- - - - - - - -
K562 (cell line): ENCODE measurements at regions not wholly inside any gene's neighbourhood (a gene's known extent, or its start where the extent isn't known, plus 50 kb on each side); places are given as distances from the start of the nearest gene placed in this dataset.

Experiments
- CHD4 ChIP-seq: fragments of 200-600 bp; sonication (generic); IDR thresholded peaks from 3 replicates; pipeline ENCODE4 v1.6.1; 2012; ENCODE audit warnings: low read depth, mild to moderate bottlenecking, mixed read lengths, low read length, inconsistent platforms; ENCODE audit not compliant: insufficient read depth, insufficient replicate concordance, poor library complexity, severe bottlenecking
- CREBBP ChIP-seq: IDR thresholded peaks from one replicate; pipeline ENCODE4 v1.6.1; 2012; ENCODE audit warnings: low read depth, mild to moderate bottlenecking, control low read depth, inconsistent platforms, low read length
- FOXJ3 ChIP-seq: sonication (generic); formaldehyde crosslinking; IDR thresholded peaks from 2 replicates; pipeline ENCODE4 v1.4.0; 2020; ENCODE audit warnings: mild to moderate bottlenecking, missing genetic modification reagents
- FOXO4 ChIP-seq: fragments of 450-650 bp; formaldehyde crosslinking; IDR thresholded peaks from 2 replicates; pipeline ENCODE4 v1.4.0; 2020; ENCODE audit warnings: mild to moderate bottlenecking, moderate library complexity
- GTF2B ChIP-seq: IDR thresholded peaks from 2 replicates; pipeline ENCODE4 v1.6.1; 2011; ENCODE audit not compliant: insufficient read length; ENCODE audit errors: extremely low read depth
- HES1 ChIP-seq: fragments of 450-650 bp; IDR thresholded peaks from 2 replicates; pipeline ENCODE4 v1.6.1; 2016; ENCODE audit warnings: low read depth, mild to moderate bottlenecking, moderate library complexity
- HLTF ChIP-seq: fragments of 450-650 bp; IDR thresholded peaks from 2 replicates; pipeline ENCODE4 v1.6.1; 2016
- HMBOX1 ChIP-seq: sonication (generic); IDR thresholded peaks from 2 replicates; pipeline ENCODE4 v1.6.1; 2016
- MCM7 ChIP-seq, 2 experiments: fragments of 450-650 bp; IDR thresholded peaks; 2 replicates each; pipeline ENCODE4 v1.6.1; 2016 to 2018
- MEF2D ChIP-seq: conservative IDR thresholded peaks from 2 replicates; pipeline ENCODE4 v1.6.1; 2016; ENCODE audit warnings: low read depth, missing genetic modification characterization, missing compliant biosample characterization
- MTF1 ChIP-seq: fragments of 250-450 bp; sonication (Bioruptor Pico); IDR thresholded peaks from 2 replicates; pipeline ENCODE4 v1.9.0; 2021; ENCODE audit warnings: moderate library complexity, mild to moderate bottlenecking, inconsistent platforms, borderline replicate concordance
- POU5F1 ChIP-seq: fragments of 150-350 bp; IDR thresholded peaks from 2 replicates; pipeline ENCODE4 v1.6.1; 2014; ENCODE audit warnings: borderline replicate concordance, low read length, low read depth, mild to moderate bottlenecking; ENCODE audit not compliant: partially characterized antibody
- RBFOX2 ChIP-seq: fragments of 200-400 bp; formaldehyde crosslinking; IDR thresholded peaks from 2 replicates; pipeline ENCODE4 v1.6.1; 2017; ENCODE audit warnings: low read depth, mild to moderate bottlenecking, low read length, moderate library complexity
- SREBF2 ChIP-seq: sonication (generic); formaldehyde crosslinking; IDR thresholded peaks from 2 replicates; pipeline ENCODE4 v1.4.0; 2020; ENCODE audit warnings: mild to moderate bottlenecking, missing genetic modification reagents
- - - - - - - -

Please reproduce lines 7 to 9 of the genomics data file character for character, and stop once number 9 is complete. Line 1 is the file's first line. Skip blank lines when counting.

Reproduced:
- GTF2B ChIP-seq: IDR thresholded peaks from 2 replicates; pipeline ENCODE4 v1.6.1; 2011; ENCODE audit not compliant: insufficient read length; ENCODE audit errors: extremely low read depth
- HES1 ChIP-seq: fragments of 450-650 bp; IDR thresholded peaks from 2 replicates; pipeline ENCODE4 v1.6.1; 2016; ENCODE audit warnings: low read depth, mild to moderate bottlenecking, moderate library complexity
- HLTF ChIP-seq: fragments of 450-650 bp; IDR thresholded peaks from 2 replicates; pipeline ENCODE4 v1.6.1; 2016